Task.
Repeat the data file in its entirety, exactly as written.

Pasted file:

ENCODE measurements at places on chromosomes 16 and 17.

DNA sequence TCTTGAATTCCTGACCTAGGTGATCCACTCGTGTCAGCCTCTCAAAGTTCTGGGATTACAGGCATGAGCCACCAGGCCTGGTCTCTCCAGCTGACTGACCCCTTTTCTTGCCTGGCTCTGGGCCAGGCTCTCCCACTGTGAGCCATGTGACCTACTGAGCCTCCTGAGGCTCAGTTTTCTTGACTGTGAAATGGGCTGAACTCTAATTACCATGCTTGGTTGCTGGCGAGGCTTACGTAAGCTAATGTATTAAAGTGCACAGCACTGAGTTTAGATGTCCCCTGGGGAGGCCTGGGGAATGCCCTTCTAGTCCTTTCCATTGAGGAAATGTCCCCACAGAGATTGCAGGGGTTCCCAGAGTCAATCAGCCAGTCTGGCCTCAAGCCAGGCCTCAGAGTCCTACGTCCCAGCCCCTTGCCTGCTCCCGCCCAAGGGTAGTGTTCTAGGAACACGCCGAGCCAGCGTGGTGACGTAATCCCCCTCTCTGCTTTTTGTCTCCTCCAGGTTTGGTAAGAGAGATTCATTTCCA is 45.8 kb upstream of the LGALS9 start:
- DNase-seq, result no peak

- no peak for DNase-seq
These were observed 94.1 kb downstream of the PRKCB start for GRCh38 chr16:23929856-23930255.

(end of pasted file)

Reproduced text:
ENCODE measurements at places on chromosomes 16 and 17.

DNA sequence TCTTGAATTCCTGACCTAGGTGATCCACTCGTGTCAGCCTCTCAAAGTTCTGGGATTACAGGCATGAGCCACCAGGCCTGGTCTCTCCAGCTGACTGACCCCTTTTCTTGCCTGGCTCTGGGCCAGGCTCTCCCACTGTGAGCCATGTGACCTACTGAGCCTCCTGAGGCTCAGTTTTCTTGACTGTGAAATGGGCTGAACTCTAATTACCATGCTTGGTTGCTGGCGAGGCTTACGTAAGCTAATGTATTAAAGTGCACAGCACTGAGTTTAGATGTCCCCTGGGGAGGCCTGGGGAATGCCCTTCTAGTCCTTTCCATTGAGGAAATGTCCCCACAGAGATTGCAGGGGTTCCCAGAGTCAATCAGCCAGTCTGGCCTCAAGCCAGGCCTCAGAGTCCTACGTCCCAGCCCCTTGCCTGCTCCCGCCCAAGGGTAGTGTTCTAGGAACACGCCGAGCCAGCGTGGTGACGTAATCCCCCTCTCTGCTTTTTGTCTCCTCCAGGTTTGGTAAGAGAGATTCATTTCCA is 45.8 kb upstream of the LGALS9 start:
- DNase-seq, result no peak

- no peak for DNase-seq
These were observed 94.1 kb downstream of the PRKCB start for GRCh38 chr16:23929856-23930255.